DHS shouldn't aid foreign over US airlines

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Despite bipartisan opposition on Capitol Hill and industry-wide concerns raised by the aviation community, DHS and Customs and Border Protection (CBP) are moving forward with a plan to establish a preclearance facility at Abu Dhabi International Airport in the United Arab Emirates (UAE).
 
Preclearance facilities, which allow passengers to clear U.S. customs at their point of departure, do exist in Canada, Ireland and the Caribbean, where the passenger throughput meets the CBP threshold of 400,000 passengers per year. Abu Dhabi, on the other hand, is served by a single state-owned airline that recently launched nonstop service to Washington Dulles International Airport in addition to its existing service to New York and Chicago. No U.S.-based airline currently operates direct service from Abu Dhabi to the United States. Middle Eastern carriers, and their governments, make no secret about their aim to make places like Abu Dhabi global hubs for commerce and tourism. Abu Dhabi’s position is not surprising; having the U.S. government support that strategic aim at the expense of U.S. airlines, workers, airports and U.S. travel and tourism strains comprehension.
 
Even more disturbing is how DHS proposes to finance this facility. In what would be a risky and unauthorized precedent, DHS would enter into a reimbursable agreement with the UAE government for roughly 80 percent of the costs associated with clearing passengers for entry into the United States at the preclearance facility. This pay-to-play construct would create a long-term incentive for DHS to shift its sources of funding for a critical national security function.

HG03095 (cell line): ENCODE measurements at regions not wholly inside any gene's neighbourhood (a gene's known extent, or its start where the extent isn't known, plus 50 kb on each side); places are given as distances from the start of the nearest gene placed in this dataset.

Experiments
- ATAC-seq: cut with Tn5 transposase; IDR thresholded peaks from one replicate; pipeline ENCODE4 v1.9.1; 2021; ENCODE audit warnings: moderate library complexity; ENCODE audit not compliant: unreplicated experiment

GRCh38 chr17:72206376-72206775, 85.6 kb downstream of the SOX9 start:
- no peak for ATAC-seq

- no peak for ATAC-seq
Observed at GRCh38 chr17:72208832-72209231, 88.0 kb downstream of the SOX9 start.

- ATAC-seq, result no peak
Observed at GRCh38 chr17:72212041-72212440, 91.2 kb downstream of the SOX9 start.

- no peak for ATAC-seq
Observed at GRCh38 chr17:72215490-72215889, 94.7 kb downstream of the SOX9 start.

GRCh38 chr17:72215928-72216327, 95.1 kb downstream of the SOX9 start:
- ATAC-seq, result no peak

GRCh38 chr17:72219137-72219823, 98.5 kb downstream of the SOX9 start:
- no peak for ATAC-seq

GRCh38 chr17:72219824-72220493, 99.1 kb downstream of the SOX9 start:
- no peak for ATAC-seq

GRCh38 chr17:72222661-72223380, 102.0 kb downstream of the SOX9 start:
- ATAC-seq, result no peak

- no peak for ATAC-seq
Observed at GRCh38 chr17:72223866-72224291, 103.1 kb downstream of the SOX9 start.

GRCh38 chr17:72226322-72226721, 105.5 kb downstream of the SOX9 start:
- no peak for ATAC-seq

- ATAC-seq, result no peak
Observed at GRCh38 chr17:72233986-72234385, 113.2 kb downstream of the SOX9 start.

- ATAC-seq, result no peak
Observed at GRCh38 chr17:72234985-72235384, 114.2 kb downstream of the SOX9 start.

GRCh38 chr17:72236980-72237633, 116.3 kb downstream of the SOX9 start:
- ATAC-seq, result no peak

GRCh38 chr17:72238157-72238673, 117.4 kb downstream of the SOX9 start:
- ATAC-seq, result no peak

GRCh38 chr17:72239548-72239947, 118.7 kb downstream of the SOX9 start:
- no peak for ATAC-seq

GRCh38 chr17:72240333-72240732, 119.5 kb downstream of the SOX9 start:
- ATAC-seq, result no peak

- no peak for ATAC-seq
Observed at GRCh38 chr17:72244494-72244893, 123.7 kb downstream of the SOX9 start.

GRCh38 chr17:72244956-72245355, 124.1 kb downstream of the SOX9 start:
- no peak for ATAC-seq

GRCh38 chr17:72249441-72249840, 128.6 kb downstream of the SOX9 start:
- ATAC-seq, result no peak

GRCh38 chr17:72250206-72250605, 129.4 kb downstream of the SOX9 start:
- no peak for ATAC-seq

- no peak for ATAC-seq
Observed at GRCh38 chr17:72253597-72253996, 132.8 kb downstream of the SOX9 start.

Setting security concerns aside, there is still the basic question of service. Even pre-sequester, international travelers arriving in the U.S. faced some of the longest security lines in the world. Airlines have been working closely with CBP in an effort to address excessive wait times at major U.S. airports. Excessively long CPB lines discourage international travel and lower demand for international flights on U.S. airlines, thereby costing airlines and the U.S. economy billions of dollars in lost revenue. Additionally, there is the question of fairness. Airline passengers traveling to the U.S. provide $1.5 billion in funding to DHS for inspection services annually. Reducing their wait times should be a top priority of DHS and CBP; not using U.S. tax dollars to establish a preclearance facility abroad that would benefit a foreign government and a single foreign airline competitor.
 
And yet DHS and CBP have persisted in pursuing this flawed agreement with the UAE. They are doing so without clear Congressional approval. DHS recently sought approval from Congress to enter into a preclearance agreement with “any entity.” That did not happen. Instead, the recently passed Consolidated and Further Continuing Appropriations Act of 2013 authorized a limited reimbursement pilot program at five domestic airports. This rebuke should have sent a strong signal to the Administration – congressional support for a UAE-style preclearance agreement simply does not exist.
 
Airlines, airline pilots, and other members of the aviation community have delivered this very simple message to the Administration – DHS and CBP services and facilities should first and foremost benefit U.S. travelers and taxpayers, U.S. airlines and their employees, and the U.S. economy. DHS and CBP should heed this message and immediately ground the misguided Abu Dhabi agreement.

Calio is president and CEO of Airlines for America and Moak is president of Air Line Pilots Association, International.